We’re All Living in the Bathroom Now
Lessons in quarantine from Jean-Philippe Toussaint's debut novel, in which a man moves into his tub
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When I was nine, I sat on an Amtrak somewhere in Northwest Montana, melting into my coach seat. Another train had derailed ahead of us and so we’d stopped among tall and dry grass for more than six hours. Every hour that passed seemed to stretch out relentlessly. We began to wonder if we would ever start again, or if we would be relegated to this train car while the world spun outside us.
My mom and I, in preparation for our trip from Chicago to Whitefish, had packed a case full of movies and a portable DVD player. I’d already finished the copy of Are You There God? It’s Me, Margaret my mom had gifted me (this book changed me, she’d said). We were running out of Gilmore Girls, burning through hours while remaining a fixed distance away from our destination.
Our time inside the train didn’t seem to match up with the time outside. The sun trailed across our cabin window and then disappeared. We bought more Maruchan from the dining car and ate it sitting criss-cross-applesauce. When we finally did start moving, we sank into our seats with the knowledge that we’d wasted time, time that hadn’t gotten us anywhere, that hadn’t brought us any closer to anything. Amtrak’s estimated time of arrival no longer mattered—the timetable we’d worshipped was irrelevant.
I was mildly disturbed, beyond the taunting boredom, that a whole day had circled the drain. As a young kid, I valued structure; a plan was immovable, and the mere prospect of being late drenched my chest with molten lead. Spontaneity is a muscle I’ve only recently begun to stretch. On the train, time I hadn’t accounted for wedged itself between my Today and my Tomorrow. The control I thought I had over this small chunk of my life had been rendered completely arbitrary—the derailed train didn’t care that I was rapidly approaching my last DVD, or that I hadn’t showered in three days, or that I was anxiously picking at my skin because the conductor hadn’t answered any of my questions.
As an only child, I was content in spells of seclusion. I used to play in my room for hours in the early morning, my dolls bobbing in and out of the patches of sunlight spilling across the hardwood. In college, I spent listless days in my home, cycling through albums and reminding myself to drink water. Some people tell me this is introversion, or because I’m a Taurus moon or something. Either way, it was the choice I relished—to partition myself off from the world, and re-enter it when I was ready. I grew comfortable with inactivity, but that is not the same as enforced stasis. The former wasn’t confinement because I’d sought it out, and I could leave when I wanted to. But I couldn’t leave that train—we weren’t even allowed to stand outside—and there was no telling when I could.
The Bathroom, the first novel by Jean-Philippe Toussaint, follows a man who wishes to be utterly still. The narrator wants to live within a pause; he moves through the world reluctantly, reclining into a fugue state and uninterested in escaping it. He stops people in a hurry and asks them for directions, manufacturing a halt in time where there would normally be none. He is concerned with images of immobility: a broken clock’s unmoving hand, the blocks and lines of a Mondrian print.
The narrator, craving this stasis for himself, moves his entire life into his bathroom. He reads in the bathtub, eating flaky pastries in the sloping enamel; he leaves occasionally to visit the kitchen, which is being painted by some Polish men, only to return to the soothing space. His lover, Edmondsson, calls his parents because she is worried. Later, upon traveling to Italy from his home in France, he insists on remaining largely within the hotel, while Edmondsson visits art galleries and museums. The narrator is drawn to these liminal spaces, which one is intended to pass through. The bathroom, he says, is “where [he] felt best.”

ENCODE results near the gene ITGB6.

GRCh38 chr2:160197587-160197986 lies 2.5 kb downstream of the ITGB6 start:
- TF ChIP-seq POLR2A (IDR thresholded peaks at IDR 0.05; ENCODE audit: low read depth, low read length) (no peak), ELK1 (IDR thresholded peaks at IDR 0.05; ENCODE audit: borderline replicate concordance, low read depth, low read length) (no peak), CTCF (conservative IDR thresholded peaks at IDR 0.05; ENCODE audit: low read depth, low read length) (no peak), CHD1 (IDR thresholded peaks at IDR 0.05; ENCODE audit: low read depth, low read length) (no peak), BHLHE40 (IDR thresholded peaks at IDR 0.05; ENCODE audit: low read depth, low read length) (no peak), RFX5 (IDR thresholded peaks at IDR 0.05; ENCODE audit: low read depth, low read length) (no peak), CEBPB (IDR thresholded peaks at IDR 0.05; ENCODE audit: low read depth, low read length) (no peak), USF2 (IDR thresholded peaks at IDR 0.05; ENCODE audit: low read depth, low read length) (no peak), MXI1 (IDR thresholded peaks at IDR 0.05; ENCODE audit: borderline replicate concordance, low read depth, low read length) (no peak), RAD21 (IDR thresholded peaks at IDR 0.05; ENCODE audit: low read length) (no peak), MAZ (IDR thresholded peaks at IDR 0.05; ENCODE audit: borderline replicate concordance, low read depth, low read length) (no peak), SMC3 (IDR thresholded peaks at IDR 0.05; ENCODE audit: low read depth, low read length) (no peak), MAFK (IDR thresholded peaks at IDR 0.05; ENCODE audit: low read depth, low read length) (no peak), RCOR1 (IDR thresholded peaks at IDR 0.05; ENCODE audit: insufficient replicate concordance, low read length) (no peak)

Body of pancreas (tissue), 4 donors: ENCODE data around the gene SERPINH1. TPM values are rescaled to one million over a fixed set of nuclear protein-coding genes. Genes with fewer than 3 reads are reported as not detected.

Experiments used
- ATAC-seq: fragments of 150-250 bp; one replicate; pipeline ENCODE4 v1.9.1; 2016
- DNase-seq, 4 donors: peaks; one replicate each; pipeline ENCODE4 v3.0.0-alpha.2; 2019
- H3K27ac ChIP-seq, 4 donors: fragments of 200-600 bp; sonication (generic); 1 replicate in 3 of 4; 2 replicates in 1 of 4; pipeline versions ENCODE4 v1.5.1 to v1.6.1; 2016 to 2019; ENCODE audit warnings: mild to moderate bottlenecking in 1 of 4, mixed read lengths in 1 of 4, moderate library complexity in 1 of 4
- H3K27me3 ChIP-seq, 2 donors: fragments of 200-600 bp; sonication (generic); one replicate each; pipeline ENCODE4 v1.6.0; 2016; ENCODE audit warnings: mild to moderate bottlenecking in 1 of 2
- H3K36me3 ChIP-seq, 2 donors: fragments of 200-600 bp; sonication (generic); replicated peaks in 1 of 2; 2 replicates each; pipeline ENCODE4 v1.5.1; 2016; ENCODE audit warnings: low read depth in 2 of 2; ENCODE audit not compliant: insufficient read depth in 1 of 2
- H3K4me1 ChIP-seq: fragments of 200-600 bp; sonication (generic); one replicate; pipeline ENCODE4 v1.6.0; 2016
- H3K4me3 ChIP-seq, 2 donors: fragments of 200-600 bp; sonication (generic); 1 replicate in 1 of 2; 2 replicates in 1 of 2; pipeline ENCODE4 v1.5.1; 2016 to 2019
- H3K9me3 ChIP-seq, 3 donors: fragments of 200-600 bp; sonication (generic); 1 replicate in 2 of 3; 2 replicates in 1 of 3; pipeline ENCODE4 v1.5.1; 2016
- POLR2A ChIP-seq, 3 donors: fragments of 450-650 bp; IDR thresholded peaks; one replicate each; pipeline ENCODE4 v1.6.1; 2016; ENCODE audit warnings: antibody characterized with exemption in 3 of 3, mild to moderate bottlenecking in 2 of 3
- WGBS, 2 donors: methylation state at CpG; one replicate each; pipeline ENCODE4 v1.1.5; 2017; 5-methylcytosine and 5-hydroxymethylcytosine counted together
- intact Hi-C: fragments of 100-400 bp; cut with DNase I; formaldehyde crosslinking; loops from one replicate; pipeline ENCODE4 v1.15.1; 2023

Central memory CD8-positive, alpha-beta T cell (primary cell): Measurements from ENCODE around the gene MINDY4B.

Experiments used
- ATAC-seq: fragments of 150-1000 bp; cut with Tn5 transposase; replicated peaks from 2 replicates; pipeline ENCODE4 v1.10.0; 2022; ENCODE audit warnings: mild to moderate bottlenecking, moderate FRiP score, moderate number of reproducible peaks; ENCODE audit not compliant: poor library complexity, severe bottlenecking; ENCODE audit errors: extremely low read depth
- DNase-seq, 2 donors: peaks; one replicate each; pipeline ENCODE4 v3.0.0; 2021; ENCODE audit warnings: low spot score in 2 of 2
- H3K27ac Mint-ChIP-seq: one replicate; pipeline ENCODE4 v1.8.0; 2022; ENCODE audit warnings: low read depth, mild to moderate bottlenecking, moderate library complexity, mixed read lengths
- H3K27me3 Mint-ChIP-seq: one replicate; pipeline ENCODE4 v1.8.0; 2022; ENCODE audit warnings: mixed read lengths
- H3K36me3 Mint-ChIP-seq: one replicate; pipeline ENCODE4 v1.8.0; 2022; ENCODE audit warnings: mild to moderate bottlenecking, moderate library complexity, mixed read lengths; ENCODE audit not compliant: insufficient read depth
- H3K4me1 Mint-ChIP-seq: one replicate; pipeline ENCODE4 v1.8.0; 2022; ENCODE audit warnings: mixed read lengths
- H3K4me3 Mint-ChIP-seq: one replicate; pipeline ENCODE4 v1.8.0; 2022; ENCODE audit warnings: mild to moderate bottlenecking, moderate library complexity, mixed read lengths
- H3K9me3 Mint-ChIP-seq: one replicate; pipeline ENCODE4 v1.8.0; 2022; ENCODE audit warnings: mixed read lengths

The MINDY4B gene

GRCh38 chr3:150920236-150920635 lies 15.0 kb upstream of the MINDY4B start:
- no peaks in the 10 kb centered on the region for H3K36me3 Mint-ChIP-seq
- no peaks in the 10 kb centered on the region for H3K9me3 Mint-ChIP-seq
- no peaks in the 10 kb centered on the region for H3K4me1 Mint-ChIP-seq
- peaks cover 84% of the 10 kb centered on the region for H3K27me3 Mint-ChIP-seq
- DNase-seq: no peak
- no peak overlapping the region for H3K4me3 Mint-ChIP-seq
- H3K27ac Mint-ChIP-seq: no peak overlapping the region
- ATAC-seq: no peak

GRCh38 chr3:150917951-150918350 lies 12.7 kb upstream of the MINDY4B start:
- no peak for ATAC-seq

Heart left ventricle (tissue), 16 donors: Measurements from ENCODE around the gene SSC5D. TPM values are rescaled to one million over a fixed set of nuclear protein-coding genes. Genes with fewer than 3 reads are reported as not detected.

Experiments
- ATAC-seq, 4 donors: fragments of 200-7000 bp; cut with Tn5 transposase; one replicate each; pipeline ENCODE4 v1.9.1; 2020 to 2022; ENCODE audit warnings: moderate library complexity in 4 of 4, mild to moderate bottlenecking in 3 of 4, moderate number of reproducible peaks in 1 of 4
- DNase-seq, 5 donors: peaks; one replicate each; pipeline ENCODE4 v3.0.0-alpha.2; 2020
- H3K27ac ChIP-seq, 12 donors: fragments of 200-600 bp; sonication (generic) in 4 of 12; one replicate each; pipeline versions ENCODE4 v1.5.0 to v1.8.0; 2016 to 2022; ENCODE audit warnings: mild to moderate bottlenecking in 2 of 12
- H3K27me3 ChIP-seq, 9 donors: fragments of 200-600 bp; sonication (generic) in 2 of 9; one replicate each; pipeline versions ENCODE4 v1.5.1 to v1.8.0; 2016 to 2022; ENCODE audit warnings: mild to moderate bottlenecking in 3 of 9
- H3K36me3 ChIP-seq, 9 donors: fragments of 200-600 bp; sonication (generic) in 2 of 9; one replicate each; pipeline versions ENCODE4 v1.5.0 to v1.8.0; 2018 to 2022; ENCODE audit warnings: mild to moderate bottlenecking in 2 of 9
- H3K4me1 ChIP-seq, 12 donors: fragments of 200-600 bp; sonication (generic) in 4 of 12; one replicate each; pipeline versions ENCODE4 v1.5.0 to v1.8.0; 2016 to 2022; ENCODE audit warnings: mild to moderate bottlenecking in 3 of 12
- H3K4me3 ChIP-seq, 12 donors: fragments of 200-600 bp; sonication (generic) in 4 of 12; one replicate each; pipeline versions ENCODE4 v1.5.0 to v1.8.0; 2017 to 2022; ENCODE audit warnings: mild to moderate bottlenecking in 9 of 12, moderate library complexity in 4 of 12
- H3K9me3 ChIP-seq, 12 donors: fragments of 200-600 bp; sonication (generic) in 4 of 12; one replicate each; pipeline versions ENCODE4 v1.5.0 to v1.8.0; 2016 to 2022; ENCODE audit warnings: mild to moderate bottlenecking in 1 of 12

I am more of an Edmondsson: I question the point of traveling if not to explore, as I question the point of an entire home if you can live happily within one room. But I understand the ache for things to stop. In high school I experienced bouts of depression, during which I slept on the couch instead of my bed. I was crying one night, unable to stop; I was sad, and my bed was making me sad, and the walls were making me sad, and so was the floor. My mom gathered the blankets and carried them into the living room, spread them over the couch. I slept there for months. Part of the sofa’s comfort was that it functioned in however way I needed it. It was both transient and eternal, always there yet without the pressure of my bed, which seemed to mock me. I could return to my room when I wanted to, when I was ready.
And I did. I slept in my bed again, and then I moved away and slept in a different bed, and then away again. My periods of sofa-sleeping, as most of my depressive episodes, were marked by lack of control—the world swirled around me and I couldn’t touch any of it. To move into a bathroom, or onto a couch, is not to achieve physical, but emotional stasis. But it’s only a respite when it’s elective.
I wonder what it means to be still, beyond physicality, now. Amidst the coronavirus pandemic, I feel I am in that train car again, time hurtling past me while I can do nothing to catch it. I am in some version of the Doldrums, involuntarily sloth-like; nothing is happening, yet everything is. I cannot piece together one day from another. I can’t sleep on my couch because I don’t have it, but it wouldn’t even matter if I did. The chaos is internal.